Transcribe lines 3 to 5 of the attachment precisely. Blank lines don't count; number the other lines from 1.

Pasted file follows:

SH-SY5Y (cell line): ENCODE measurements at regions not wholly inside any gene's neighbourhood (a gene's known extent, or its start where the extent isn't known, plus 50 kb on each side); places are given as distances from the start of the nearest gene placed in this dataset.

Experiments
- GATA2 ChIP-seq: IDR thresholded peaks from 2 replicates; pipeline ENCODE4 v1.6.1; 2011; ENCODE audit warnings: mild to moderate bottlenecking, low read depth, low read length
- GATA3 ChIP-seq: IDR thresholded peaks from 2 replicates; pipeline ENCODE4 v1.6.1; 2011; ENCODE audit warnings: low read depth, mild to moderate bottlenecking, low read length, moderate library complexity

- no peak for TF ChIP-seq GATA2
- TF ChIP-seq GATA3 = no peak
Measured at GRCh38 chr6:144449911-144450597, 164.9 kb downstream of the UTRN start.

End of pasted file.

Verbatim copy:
- GATA2 ChIP-seq: IDR thresholded peaks from 2 replicates; pipeline ENCODE4 v1.6.1; 2011; ENCODE audit warnings: mild to moderate bottlenecking, low read depth, low read length
- GATA3 ChIP-seq: IDR thresholded peaks from 2 replicates; pipeline ENCODE4 v1.6.1; 2011; ENCODE audit warnings: low read depth, mild to moderate bottlenecking, low read length, moderate library complexity

- no peak for TF ChIP-seq GATA2